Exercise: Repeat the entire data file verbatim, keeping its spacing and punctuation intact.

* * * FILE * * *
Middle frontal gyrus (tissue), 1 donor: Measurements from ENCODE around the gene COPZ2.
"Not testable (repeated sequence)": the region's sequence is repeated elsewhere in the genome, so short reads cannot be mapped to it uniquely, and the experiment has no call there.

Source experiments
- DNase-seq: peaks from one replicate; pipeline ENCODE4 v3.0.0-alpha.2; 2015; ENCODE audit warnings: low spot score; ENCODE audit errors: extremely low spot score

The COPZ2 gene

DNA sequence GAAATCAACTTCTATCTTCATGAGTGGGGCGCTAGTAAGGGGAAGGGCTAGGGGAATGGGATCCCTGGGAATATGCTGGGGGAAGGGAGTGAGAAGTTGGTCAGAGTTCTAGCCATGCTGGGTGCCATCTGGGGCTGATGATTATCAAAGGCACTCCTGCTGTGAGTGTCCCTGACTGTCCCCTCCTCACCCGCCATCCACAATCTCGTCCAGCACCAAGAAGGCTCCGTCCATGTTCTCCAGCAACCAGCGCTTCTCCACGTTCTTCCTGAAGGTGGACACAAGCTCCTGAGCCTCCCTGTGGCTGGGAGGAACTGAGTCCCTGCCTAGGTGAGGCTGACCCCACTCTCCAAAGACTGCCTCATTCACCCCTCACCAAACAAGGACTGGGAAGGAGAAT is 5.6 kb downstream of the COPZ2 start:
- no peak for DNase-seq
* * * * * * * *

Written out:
Middle frontal gyrus (tissue), 1 donor: Measurements from ENCODE around the gene COPZ2.
"Not testable (repeated sequence)": the region's sequence is repeated elsewhere in the genome, so short reads cannot be mapped to it uniquely, and the experiment has no call there.

Source experiments
- DNase-seq: peaks from one replicate; pipeline ENCODE4 v3.0.0-alpha.2; 2015; ENCODE audit warnings: low spot score; ENCODE audit errors: extremely low spot score

The COPZ2 gene

DNA sequence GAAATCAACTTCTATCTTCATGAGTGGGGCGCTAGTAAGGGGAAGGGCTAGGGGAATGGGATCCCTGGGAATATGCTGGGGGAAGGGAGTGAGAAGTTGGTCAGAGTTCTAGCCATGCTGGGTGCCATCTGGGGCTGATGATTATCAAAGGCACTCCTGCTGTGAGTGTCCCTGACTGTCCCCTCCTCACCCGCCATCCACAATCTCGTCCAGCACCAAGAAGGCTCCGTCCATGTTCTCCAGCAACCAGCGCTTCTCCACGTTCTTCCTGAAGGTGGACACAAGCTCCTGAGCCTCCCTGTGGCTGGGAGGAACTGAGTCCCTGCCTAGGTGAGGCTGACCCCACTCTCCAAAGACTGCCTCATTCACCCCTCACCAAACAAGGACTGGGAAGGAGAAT is 5.6 kb downstream of the COPZ2 start:
- no peak for DNase-seq